A Japanese play that is not lost in translation

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A Japanese play that is not lost in translation

Performances in foreign languages may be painful to watch, especially if you are not familiar with the language and the performance lasts several hours. Yet, a performance last week was one that would make physical pain drift away, despite sitting on a wooden floor for three hours with legs folded.
A Japanese troupe called the Shinjuku Yang San-bak succeeded in entertaining a non-Japanese audience by staging an hours-long play entirely in Japanese. The play was titled “Kaze no Matasaburo,” or “The Son of the Wind,” which is a fantasy epic based on a famous Japanese fairy tale.
It has been showcased at a weeklong international theater festival held in Yangsu-ri, in northeastern Gyeonggi province.
The exotic and surreal play is about an adult male who falls in love with a boy, whom he believes is a mythical figure from the “land of the wind.” A woman, in the meantime, is trying to rescue her dead lover from the “land of the dead.”
Juro Kara, the playwright, has woven together a children’s tale with a tragic love story that was evocative of the Greek myth of Orpheus and Eurydice.
Audiences, who had little or no knowledge of the story, were intrigued even before the curtain went up, when they were told to take off their shoes before entering the theater.
The no-shoes policy was because the play was staged inside a tent. Such productions are presented by a “tent theatrical company,” whose members fund their own productions and perform at various locations.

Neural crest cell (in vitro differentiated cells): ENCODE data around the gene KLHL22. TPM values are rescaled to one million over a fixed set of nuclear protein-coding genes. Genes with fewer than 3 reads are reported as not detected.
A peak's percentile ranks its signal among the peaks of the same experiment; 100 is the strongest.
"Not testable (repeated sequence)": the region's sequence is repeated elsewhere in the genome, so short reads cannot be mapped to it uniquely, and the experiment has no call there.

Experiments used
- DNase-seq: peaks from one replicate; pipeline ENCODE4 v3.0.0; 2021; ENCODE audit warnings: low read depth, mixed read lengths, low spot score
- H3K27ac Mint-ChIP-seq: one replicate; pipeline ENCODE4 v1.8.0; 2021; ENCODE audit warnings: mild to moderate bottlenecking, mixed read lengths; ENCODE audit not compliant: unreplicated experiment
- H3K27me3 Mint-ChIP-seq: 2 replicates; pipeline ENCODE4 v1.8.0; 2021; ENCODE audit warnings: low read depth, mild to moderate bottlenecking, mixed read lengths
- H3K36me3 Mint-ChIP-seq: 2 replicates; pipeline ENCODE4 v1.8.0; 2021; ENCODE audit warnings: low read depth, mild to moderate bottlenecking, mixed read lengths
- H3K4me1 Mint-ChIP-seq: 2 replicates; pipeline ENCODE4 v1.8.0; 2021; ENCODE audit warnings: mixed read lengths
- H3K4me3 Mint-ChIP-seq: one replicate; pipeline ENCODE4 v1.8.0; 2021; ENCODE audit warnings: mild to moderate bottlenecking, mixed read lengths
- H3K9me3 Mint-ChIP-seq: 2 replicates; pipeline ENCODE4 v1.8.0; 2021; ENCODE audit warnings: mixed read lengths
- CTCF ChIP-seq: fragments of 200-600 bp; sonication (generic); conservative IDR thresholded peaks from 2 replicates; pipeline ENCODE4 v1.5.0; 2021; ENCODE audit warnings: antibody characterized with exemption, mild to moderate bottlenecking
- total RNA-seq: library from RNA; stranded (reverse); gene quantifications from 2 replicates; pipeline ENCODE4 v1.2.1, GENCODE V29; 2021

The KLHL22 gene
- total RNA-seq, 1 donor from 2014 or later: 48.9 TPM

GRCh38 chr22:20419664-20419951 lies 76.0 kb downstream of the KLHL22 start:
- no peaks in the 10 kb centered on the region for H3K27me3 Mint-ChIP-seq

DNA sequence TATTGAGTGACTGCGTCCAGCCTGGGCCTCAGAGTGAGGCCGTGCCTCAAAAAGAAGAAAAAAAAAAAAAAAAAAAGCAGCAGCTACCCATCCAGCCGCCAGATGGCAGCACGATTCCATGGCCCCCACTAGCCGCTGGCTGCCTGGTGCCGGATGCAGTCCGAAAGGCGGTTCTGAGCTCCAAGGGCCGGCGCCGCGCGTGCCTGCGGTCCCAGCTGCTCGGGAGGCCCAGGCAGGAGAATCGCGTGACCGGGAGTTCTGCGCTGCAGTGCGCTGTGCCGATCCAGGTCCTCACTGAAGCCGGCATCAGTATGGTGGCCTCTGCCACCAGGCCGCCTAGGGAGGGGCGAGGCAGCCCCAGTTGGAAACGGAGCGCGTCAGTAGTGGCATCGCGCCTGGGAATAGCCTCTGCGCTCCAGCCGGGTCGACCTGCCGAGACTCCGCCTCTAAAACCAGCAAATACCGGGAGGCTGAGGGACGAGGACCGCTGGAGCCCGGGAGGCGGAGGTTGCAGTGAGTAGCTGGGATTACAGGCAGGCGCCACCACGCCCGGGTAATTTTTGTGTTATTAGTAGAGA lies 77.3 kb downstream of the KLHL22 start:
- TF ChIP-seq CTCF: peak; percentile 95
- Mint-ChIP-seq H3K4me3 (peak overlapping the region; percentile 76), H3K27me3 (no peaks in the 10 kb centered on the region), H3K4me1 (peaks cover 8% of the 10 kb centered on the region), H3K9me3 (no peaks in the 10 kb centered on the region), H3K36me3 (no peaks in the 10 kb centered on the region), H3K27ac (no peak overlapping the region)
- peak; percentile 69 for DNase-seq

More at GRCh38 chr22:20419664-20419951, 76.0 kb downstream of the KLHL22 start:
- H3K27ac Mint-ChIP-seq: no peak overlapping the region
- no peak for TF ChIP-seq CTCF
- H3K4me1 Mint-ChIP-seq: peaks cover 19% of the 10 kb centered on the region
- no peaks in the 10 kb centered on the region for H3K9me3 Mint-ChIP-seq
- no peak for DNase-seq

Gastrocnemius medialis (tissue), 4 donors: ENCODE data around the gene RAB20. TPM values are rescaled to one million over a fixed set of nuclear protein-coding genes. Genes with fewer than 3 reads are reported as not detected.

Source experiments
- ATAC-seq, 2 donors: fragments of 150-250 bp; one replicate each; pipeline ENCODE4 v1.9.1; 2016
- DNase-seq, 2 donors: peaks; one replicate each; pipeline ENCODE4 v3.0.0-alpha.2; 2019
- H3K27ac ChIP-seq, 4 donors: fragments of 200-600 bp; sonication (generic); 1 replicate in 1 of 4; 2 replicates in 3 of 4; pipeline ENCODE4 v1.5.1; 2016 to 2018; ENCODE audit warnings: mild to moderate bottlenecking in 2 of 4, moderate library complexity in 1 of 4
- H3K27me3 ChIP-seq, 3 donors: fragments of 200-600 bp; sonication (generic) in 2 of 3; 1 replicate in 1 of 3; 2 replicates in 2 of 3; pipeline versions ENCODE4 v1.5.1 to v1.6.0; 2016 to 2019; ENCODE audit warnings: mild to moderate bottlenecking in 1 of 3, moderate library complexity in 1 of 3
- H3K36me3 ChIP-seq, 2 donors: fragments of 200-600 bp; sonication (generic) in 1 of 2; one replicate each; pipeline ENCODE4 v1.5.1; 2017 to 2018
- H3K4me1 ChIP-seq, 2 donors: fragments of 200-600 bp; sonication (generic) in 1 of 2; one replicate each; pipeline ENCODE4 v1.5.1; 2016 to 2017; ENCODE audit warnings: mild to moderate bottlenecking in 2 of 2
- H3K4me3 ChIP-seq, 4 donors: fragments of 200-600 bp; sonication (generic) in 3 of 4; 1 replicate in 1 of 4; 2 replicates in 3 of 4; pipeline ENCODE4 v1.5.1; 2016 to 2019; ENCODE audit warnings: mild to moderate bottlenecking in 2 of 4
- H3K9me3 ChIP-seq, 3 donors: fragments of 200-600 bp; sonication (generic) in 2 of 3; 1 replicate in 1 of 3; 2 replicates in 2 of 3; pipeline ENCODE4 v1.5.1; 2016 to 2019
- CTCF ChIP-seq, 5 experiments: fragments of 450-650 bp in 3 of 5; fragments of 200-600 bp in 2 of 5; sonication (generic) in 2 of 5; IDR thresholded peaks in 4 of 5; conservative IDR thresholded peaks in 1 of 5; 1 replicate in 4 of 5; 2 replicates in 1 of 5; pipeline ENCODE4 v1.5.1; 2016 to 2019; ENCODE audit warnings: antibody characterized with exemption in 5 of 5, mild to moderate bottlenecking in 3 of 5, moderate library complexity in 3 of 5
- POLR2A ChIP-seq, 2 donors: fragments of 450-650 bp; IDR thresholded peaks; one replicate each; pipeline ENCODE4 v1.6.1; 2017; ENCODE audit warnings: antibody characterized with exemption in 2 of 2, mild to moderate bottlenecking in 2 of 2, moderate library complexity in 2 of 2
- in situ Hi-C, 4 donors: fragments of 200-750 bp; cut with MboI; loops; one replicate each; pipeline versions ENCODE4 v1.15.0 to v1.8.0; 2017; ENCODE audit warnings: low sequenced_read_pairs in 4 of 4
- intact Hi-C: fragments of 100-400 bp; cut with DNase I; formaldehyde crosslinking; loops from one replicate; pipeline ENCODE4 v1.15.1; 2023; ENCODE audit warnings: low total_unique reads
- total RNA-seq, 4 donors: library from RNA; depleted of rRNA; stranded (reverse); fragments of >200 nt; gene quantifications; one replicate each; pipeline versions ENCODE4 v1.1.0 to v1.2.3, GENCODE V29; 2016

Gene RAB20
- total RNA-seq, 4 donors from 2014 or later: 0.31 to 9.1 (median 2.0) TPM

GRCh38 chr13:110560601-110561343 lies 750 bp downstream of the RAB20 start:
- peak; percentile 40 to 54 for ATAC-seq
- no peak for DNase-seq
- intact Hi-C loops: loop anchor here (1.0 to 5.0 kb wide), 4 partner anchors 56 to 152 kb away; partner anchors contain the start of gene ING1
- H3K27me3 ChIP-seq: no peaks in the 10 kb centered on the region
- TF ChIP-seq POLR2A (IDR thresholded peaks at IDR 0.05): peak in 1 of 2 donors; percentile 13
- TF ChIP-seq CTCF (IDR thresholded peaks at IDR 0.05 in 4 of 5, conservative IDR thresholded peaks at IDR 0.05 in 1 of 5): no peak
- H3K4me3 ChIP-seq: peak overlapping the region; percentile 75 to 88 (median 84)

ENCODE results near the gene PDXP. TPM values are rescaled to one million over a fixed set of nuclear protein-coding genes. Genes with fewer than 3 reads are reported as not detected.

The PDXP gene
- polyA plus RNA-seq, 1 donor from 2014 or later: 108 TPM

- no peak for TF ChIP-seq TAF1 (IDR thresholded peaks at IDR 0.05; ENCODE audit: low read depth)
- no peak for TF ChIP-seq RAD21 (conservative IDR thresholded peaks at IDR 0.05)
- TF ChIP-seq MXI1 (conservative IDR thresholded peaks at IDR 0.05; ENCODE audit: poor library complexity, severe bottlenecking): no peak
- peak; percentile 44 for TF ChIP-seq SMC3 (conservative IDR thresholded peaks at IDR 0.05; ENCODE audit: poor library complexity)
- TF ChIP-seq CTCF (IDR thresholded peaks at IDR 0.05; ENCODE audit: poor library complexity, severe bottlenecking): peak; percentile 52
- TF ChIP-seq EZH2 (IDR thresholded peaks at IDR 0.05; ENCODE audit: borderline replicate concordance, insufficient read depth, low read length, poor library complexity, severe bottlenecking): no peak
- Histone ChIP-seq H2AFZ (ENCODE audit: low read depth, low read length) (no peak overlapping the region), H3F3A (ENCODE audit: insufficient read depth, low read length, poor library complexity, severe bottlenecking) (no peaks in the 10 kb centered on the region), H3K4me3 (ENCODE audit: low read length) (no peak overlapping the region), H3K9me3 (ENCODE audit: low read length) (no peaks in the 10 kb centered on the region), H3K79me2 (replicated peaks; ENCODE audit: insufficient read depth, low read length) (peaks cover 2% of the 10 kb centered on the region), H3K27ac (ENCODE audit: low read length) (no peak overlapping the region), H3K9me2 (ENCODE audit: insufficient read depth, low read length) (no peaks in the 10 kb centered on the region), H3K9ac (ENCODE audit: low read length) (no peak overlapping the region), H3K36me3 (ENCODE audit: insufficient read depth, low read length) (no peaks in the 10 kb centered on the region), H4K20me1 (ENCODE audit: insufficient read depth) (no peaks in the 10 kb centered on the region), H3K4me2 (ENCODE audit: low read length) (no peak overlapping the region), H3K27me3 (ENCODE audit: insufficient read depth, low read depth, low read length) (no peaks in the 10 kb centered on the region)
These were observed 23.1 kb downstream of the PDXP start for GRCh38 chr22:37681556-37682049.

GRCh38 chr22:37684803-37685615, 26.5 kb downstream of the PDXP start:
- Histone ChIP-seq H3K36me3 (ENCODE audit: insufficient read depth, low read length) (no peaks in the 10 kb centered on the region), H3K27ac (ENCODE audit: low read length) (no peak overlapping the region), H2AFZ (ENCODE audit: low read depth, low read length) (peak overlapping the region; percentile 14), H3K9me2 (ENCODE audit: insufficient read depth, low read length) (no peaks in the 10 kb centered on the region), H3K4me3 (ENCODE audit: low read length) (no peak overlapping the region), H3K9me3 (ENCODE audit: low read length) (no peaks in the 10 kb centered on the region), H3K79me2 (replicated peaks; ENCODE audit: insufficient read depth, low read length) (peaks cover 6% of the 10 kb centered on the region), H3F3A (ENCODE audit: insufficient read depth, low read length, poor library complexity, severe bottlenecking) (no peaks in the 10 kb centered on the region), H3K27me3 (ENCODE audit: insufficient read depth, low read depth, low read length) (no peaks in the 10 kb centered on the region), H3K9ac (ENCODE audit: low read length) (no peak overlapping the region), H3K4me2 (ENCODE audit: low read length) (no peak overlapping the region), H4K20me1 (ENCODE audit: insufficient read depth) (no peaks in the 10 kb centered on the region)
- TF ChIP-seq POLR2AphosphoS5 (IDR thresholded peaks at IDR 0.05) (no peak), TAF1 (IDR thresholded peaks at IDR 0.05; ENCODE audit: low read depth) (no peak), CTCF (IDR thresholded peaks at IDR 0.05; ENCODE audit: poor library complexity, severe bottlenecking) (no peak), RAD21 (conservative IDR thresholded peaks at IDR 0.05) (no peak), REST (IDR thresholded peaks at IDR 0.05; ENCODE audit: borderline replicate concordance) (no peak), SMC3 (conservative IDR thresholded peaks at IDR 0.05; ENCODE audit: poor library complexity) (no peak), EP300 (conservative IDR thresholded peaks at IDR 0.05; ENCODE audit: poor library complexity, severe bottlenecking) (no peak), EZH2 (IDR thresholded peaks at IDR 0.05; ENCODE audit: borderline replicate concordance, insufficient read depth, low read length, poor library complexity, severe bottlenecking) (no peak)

The troupe also asked the audience to grab a floor cushion and sit on tatami, a Japanese straw mat, on the floor.
The audience then sat quietly as lights inside the tent dimmed and the narrator spoke from the dark, symbolizing that we were now entering the land of fantasy.
The story kicks off as Oribe, a runaway from a mental hospital, finds himself in love with a young pilot he believes is Matasaburo, a mythical character he used to admire when he was young. The character, Matasaburo, is from a Japanese classic written by Kenji Miyazawa. However, he later finds out that the boy is actually a woman named “Erika,” who has dressed up as a male pilot to search for her dead lover, who vanished while flying.
Occasional Korean narration was provided to help the audience understand the complex scenario.
The play comes to an end with the tent being torn down, which was planned by Kim Su-jin, a Korean-Japanese producer.
Details of Japanese garments, facilities and aircraft from the 1950s were featured, while some male characters chose to only wear tiny sumo pants as they danced on and off the stage.
The Yangsu-ri performance was the start of its seven-city tour in Korea. It will also be playing in Seoul, Daegu, Jeonju, Asan, Miryang and Sokcho until Sept. 10. The Seoul performance will run from tomorrow to Saturday in Yeouido.

by Lee Min-a
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